Panchatattva: The Five Elements, Matter is composed of !


Tantra stipulates that all matter is composed of a combination of five tattvas or bhutas, i.e. elements.

Shiva Swarodaya explains that “Creation takes place due to the five tattvas and by them, it is sustained”. In the Tantraraja Tantra, Shakti asks Shiva, “Where do all the tattvas exist, in the body or out of it?” Shiva replies that the tattvas permeate the entire body and mind. Everything you do and think is under the influence of this tattvas. Therefore, in yoga, it is necessary to know how the tattvas behave and in which manner they can be controlled and utilized.

The Five Tattvas are :

  • Akasha or Ether

  • Vayu or Air

  • Agni or Fire

  • Apas or Water

  • Prithvi or Earth.

However, these five tattvas should not be mistaken for physical or chemical elements. Prithvi is not the earth we see around us. Water is not the water we drink or bath with. Nor is the fire that which we burn to keep warm and so on. Rather they should be regarded as an effect of light and sound emanations which are created by different energy.

The science of astrology has confirmed that the first four of these tattvas or elements, earth, water, fire and air, have a major influence on our individuality, mind, emotions and destiny, but the most subtle and important element, i.e. ether, is responsible for Spiritual practice and attainment. However, the science of tantra and yoga, which has examined the tattvas in greater aspect, has evidently stated that man is composed of, and continuously subject to, the influence of this five tattvas.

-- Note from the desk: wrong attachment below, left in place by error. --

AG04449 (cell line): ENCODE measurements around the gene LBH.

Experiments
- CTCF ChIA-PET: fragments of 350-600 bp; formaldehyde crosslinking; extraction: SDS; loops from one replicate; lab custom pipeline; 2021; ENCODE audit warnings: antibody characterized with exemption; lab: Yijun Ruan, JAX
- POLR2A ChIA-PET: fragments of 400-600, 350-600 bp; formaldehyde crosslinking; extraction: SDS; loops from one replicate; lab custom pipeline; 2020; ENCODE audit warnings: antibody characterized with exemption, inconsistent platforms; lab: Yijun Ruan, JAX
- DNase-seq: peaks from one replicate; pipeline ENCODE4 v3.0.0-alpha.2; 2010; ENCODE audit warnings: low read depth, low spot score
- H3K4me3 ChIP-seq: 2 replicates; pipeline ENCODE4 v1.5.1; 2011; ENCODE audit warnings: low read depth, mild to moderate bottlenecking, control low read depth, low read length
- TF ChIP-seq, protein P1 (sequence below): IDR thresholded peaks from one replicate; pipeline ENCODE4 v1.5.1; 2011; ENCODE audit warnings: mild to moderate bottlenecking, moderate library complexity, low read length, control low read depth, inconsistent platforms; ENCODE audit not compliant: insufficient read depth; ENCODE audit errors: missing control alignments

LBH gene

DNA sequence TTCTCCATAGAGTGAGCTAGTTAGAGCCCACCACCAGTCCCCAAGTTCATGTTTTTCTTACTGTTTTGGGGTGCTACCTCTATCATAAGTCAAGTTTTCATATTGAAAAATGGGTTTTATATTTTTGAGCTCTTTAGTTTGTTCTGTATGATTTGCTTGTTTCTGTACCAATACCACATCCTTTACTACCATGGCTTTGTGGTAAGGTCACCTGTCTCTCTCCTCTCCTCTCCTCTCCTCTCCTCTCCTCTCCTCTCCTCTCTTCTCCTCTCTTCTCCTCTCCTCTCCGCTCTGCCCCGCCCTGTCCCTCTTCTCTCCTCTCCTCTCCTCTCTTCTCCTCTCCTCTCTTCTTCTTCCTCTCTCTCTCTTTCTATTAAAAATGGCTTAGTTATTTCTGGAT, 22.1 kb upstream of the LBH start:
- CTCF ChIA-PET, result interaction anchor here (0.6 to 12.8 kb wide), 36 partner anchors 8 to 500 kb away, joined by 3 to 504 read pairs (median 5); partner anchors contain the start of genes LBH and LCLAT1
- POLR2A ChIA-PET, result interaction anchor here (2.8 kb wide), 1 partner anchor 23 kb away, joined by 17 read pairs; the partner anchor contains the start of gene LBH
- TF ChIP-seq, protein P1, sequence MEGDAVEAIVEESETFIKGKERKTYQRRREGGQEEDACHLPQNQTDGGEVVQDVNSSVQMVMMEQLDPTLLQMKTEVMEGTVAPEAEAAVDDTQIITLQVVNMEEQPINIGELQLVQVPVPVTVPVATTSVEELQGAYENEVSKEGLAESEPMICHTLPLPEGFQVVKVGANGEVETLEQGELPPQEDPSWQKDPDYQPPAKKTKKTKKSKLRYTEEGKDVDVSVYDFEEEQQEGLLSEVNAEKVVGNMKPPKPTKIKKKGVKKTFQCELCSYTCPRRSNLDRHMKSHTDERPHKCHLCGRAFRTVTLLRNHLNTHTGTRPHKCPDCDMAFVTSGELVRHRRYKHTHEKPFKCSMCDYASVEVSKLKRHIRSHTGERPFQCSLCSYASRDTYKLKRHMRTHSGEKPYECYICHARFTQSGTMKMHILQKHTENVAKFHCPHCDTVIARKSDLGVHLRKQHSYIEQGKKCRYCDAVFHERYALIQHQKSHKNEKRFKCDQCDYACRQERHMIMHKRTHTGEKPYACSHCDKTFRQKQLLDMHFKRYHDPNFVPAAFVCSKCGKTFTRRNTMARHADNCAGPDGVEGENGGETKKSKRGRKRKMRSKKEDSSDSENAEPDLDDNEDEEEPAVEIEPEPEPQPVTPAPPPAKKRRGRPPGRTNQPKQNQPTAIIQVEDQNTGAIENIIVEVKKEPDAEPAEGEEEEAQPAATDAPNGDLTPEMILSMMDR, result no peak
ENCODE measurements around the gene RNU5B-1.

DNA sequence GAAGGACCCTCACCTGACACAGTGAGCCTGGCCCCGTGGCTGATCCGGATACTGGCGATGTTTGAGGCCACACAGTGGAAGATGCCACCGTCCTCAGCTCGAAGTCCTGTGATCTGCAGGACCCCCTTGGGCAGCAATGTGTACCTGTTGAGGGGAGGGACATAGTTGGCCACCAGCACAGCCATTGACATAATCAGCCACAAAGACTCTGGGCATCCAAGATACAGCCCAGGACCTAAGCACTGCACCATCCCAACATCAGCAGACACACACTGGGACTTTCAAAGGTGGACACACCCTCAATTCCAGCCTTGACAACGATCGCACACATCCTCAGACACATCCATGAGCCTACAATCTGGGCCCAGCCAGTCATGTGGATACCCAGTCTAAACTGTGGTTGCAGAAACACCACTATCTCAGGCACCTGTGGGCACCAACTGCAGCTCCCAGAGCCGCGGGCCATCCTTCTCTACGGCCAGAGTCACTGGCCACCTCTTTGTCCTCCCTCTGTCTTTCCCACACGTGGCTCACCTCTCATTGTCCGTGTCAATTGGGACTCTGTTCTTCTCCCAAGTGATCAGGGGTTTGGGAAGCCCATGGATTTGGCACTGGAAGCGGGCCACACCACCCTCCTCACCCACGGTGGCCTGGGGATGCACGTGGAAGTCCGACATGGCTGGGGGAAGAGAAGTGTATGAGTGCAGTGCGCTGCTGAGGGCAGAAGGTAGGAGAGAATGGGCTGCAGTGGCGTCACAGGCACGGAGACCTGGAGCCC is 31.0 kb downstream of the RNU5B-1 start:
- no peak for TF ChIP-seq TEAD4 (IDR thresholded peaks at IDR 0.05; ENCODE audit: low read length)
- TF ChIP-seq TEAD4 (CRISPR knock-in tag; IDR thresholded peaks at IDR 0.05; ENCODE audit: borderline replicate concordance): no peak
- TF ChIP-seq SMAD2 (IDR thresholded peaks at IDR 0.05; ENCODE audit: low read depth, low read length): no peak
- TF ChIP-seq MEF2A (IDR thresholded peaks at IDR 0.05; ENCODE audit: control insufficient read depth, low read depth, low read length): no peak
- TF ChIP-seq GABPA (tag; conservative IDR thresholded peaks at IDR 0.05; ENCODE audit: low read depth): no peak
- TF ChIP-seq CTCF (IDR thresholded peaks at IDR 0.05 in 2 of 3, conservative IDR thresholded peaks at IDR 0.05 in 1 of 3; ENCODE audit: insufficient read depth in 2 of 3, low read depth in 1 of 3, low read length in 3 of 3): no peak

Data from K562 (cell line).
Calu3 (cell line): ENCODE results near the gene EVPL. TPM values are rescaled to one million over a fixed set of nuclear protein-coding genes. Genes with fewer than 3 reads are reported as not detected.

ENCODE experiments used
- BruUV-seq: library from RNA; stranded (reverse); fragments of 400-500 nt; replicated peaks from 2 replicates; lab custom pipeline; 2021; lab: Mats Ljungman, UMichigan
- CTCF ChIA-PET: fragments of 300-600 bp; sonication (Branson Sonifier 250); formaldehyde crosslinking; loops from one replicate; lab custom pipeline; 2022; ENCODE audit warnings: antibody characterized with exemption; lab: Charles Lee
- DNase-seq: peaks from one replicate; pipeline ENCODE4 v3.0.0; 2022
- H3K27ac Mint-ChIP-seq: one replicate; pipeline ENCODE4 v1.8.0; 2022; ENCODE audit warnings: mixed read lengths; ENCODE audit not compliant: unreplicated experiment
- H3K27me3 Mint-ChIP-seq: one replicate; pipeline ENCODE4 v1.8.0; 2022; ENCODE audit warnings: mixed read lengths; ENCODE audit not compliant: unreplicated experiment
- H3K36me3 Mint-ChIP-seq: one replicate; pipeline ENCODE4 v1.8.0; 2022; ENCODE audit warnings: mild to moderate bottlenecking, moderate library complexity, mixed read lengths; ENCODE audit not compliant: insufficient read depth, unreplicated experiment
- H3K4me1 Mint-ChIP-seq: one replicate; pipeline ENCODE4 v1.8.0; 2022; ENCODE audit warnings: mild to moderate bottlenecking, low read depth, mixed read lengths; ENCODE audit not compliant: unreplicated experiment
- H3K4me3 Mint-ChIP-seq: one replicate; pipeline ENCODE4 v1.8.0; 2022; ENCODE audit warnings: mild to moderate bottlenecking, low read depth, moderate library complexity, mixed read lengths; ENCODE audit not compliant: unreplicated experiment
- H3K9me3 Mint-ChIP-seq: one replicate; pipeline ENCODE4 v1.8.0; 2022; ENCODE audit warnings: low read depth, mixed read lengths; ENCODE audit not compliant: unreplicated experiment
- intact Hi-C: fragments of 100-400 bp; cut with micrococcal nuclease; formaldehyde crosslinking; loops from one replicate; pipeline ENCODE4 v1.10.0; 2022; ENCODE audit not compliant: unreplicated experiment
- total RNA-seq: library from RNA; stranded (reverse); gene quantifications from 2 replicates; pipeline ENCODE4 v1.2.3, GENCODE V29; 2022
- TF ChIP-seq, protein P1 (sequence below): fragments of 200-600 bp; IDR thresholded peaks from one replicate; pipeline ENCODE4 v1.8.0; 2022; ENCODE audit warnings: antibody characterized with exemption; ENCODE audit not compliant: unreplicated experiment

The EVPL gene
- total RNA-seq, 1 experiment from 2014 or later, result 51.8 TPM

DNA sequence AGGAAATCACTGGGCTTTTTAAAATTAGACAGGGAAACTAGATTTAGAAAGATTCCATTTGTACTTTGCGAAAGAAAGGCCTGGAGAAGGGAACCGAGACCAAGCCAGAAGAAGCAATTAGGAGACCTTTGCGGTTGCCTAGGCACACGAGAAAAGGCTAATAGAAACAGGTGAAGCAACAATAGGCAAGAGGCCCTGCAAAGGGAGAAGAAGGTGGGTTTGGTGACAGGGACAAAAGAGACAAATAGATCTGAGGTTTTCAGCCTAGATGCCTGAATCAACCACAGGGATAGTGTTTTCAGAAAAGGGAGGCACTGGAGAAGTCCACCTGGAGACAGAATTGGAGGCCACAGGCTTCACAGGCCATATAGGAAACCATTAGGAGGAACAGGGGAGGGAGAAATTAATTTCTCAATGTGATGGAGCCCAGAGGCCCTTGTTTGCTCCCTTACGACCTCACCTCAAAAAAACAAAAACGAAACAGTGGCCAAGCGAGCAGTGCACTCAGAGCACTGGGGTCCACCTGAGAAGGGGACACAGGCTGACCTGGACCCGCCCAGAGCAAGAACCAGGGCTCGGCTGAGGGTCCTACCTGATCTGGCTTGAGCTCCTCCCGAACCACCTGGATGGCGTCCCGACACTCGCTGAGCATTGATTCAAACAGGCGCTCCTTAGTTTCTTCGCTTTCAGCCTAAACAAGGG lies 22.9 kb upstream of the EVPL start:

The tantric texts enumerate an entire science of the tattvas, according to which a specialist can not only predict the future but also control the results accruing from his actions throughout the day. Of course, this should not be the aim for which we strive to attain this knowledge. It is the intimate connection between the tattvas and the entire structure of your life so that that it is even possible for you to change your destiny through tattva-jnana, i.e. knowledge of the elements. These five tattvas form part of a connected series in which each successive tattva is derived from its predecessor.

The first tattva to evolve is akasha, undifferentiated matter containing an infinite amount of potential energy. Therefore, akasha is the subtle state when both energy and matter exist in their dormant potential state in the bosom of consciousness.